Introduction: Use Those Bottles to Water Your Garden During Dry Season

About: I am, most definitely older than 00010101 and to put it simply, still curious about nearly everything :-) I then tend to read and/or experiment in those areas - when I have the time.. . My two "specialty h…

This instructable will show how to turn those quickly gathered water bottles into long term local watering canisters.

I get the local Grocery store brand spring water.

Step 1: Gathering Materials and Tools - and the First Step

Needed, are a minimum of 2 bottles. Save the caps, and any bottles portions (after the top is cut off etc.; but I am getting ahead of myself).

The bottles I used are as thin as paper, so a good set of shears can but used for the one we cut.

  • A hand drill like the one I picture in the following steps next to the bottle is useful too.
  • A hot glue gun and glue sticks


  • something to cut the cap top off (keeping the threads).

The very first thing I did was to remove the top portion of the bottle. I used a small coping saw blade (the handle is in need of repair), as shown below.

Step 2: Puting in the Holes for the Water to Seep Out Of

Using the hand drill, I made 2 holes in the bottom of the bottle, and one in the top of the cap.
Using the blade, I cut out the top seal of the cap.

Again, keep the bottom portion of the bottle that had the top removed for another project.

The cap can now go onto the upper portion of the bottle, only hot glue it on upsidedown, so that the threads can be used to secure it to another bottle.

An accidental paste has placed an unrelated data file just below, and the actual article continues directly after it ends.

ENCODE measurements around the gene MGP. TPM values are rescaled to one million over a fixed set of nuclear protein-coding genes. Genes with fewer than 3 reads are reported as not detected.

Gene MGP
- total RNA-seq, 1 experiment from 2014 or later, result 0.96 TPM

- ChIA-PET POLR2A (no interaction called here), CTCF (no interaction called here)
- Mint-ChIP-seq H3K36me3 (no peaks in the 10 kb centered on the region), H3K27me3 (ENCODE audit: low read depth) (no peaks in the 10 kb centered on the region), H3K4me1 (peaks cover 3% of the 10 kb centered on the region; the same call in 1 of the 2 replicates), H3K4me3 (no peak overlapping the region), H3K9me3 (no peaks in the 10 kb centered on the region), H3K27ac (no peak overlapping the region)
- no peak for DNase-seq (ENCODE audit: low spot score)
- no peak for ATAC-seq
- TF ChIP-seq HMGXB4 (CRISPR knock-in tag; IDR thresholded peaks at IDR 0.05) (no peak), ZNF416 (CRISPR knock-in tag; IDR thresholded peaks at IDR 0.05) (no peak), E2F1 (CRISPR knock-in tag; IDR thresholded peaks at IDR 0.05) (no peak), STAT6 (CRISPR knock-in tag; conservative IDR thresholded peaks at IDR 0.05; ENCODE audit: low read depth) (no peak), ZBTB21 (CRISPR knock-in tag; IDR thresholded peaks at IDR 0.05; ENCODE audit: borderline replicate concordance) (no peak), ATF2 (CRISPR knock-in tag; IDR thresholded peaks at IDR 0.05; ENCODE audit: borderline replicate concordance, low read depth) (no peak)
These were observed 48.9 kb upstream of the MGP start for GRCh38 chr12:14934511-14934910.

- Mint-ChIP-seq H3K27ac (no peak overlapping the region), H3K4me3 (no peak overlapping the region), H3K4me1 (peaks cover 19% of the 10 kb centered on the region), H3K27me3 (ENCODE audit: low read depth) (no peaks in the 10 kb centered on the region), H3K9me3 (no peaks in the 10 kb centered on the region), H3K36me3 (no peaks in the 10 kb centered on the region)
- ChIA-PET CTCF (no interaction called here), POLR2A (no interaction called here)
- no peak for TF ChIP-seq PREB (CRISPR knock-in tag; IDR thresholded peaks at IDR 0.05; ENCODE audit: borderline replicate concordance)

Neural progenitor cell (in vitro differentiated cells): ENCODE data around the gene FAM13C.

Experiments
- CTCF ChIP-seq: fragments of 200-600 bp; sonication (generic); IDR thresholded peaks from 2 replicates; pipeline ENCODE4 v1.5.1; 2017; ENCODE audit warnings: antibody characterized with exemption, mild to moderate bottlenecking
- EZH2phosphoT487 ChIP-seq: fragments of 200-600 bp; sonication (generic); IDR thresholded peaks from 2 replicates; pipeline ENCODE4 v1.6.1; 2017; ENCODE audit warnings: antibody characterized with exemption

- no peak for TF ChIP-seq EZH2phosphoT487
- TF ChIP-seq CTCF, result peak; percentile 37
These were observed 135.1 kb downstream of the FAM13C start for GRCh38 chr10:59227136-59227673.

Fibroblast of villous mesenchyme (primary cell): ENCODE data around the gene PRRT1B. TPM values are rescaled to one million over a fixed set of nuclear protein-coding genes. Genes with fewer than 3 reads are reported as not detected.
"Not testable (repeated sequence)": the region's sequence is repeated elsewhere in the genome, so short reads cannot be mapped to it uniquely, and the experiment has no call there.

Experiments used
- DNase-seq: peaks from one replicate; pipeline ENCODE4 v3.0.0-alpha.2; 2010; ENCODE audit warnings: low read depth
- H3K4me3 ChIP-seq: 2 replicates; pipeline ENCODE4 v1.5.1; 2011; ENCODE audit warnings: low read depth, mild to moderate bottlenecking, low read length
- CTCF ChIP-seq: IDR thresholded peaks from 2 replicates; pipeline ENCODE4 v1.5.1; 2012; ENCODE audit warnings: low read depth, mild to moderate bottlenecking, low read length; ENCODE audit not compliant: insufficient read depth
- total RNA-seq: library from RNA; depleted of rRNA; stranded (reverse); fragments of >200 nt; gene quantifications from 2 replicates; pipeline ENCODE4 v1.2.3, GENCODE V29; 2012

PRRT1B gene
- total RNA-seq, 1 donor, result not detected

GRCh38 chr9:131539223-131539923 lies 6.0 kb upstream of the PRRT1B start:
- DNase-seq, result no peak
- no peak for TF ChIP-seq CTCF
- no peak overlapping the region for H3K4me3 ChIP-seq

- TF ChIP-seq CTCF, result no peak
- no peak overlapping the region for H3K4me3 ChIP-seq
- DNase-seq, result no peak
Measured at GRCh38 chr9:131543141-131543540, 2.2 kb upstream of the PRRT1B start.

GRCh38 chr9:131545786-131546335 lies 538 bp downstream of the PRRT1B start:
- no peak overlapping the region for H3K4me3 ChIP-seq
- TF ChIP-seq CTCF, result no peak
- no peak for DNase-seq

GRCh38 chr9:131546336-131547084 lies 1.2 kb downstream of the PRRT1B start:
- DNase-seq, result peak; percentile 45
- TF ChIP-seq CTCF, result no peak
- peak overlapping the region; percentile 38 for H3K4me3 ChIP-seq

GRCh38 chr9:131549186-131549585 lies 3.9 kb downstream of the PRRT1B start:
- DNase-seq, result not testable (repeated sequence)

This makes for a neat funnel that can be used to fill the bottle while in use.

Step 3: More Holes

I used the drill to put more holes into the sides of the bottle (not too many), spacing them so there would be some water seepage but not so much that it would flow out over night.

It is kind of hard to see them, but they are more plain when they occur in the label of the bottle.

Now that the funnel is tightly screwed onto the bottle, it is time to test.

Take outside to the garden, and find a place near but not on top of the plants (you don't want to damage roots), and bury the bottle up to but not over the funnel.

You can fill the bottle until you see the water come up to the neck. Don't pack in the dirt too tightly, since this is only a test. The next morning, if the bottle is fairly or completely empty (a straw or stick will not be wet thrust into the bottle to the bottom), then you should probably uproot the bottle and fill some of the holes (hot glue works for this too). When you get it to last for a few days before needed filled you have your watering canister. Happy gardening. !

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